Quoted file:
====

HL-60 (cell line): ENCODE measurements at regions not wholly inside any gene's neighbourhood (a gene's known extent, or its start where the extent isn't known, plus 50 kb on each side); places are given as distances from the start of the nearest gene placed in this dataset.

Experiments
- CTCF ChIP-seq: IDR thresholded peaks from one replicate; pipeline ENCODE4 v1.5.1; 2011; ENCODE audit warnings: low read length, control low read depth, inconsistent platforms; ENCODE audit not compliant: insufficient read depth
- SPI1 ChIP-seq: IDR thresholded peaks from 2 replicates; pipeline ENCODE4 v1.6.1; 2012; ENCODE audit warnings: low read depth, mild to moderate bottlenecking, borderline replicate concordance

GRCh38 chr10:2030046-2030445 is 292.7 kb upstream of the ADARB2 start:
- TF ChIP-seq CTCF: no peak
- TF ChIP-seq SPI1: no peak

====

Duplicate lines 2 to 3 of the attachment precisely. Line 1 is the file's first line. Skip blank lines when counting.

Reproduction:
Experiments
- CTCF ChIP-seq: IDR thresholded peaks from one replicate; pipeline ENCODE4 v1.5.1; 2011; ENCODE audit warnings: low read length, control low read depth, inconsistent platforms; ENCODE audit not compliant: insufficient read depth